not roll over correctly or do not come up at all. Many problems with
infrastructure occur as computer chips embedded in control systems fail to
work properly. The local power company experiences system problems, outages,
brownouts, and power surges which wreak havoc on residents and businesses. The
local phone company finds that their billing system bills for the last 100
years (since 1900) and are unusable.

January 3, 2000 - The first business day in 2000 sees sporadic problems and
failures with systems in many businesses, financial institutions, medical
facilities, schools, and the local government. Some companies billing and
accounts payable system fail. Bill collection halts temporarily creating cash
flow problems for many. Organizations rush to fix computer systems but find
that solution providers are fully booked and/or prices quoted are astronomical
due to huge demand for services.

January 4, 2000 - News that many IT vendors have gone out of business due to
claims that their systems are non-compliant sends shock waves through Wall
Street. The Dow plummets 1,500 points. Many take capital loss as a result.
Investors suffer huge losses, retirement portfolios lose value. Taxable income
drops. Mass sell-off results in public panic.

Mid-January - The supply chain is impacted due to many factors including
system problems experienced by both suppliers and consumers in ordering,
shipping, and payments for goods. As problems mount, many businesses lay off
workers, some file for bankruptcy. Public anger soars.

Late January 2000 - Many businesses suffer from deprivation of services as
impact spreads. Business failures climb as even those that do not rely as
heavily on automation and can more easily institute manual measures suffer due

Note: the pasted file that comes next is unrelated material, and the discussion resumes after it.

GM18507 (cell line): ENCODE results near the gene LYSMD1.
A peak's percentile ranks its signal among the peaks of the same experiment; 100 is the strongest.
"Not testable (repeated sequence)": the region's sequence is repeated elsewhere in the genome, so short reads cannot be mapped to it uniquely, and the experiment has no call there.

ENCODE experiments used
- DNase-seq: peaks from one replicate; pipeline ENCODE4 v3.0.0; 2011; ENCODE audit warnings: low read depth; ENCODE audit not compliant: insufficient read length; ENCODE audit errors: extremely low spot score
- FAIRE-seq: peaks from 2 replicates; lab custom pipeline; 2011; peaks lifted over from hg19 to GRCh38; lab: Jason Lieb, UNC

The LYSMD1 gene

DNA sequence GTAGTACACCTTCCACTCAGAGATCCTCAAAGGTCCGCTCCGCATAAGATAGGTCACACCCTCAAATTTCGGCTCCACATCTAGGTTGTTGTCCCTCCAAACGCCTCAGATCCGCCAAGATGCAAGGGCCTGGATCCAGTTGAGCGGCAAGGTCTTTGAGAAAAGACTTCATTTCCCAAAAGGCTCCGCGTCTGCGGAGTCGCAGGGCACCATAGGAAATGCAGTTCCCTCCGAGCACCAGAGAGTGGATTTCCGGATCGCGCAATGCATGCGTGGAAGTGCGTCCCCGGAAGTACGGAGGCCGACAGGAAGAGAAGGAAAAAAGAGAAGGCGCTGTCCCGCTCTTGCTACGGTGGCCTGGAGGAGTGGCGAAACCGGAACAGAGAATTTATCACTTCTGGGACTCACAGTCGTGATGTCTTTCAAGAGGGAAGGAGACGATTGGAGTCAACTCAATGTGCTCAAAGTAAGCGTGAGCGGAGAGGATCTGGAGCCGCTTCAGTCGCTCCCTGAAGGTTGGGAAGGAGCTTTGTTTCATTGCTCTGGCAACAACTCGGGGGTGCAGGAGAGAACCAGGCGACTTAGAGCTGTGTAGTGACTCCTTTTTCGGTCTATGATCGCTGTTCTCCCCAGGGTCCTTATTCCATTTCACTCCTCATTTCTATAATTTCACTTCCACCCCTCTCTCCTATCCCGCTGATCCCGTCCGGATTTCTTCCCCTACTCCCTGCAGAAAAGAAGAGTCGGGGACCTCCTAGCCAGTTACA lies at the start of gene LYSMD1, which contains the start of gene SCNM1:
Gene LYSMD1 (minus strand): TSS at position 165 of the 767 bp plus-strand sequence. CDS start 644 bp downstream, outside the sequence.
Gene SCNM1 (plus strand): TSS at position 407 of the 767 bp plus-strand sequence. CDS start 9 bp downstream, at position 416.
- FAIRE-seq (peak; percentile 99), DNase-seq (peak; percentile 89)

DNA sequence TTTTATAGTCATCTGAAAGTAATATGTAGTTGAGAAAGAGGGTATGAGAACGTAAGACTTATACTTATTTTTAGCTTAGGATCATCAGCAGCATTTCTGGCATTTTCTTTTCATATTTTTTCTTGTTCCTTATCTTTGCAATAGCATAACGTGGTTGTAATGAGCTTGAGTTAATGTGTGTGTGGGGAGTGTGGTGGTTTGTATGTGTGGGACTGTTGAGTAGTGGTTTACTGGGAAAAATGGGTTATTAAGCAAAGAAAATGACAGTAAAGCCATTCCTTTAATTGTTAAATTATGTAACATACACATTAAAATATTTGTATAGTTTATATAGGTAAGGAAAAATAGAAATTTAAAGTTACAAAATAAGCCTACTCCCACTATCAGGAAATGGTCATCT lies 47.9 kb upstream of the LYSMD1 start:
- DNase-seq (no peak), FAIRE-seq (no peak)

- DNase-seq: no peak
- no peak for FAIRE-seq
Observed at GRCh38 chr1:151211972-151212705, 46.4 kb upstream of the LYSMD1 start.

to marginal cash flow & loss of essential services. Business failures will
cause many lost jobs. Lawyers spring into action; litigation based on breach
of contract and product liability is brought by customers and stockholders.

February 2000 - Loss of jobs result in higher unemployment claims and lower
income tax revenues for federal and local governments. Demand for local
government medical and welfare services grow as many can not afford private
services. Citizens are angry about continuing problems. Politicians
unfavorable ratings dominate the polls.

February 29, 2000 - Systems that did not realize 2000 was a leap year fail or
produce corrupt data. Ripple effect mounts, businesses without year 2000
problems receive corrupt data from non-compliant business partners. More
business problems and business failures occur.

March 2000 - While many businesses and services are back on-line, problems
continue. As a result, there is less demand for business products and
services, less money in the economy hurting retail sales and resulting in
lower sales tax, lower property values resulting in loss of homeowner equity
and lower property and capital gains taxes, significant downturn in the equity

Mid-2000 - Effects continue to be felt. Lower levels of government services
due to loss income and property tax revenues. Low consumer confidence.
Possible runs on banks.

Late-2000 - Clean-up efforts continue, economy starts to recover. Most
incumbents lose elections. Many larger businesses consolidate picking up
business and workers from firms that failed. Lower tax revenues continue to
plague government.

December 31, 2000 - Just as many prepare to celebrate the new millenium,
computers that fail to recognize the fact that there were 366 days in 2000


This obviously paints a grim picture. The implications of this situation are
quite profound. To mitigate this problem, every person, government, business
and non-profit organization must overcome their denial and anger, and move on
to productive problem solving.

ALTERNATIVE CONCLUSION (Ascribed to Steve Davis)

With this grim picture, what's a
concerned citizen to do? Let me suggest
that each person reading this article
take the time now to contact his/her
business, government and community
leaders, to find out what they are to
doing about the Year 2000 Problem and
to suggest that they take action. There
is still time to mitigate this crisis,
but time really is running out. Getting
involved is one important way to be a
part of the solution.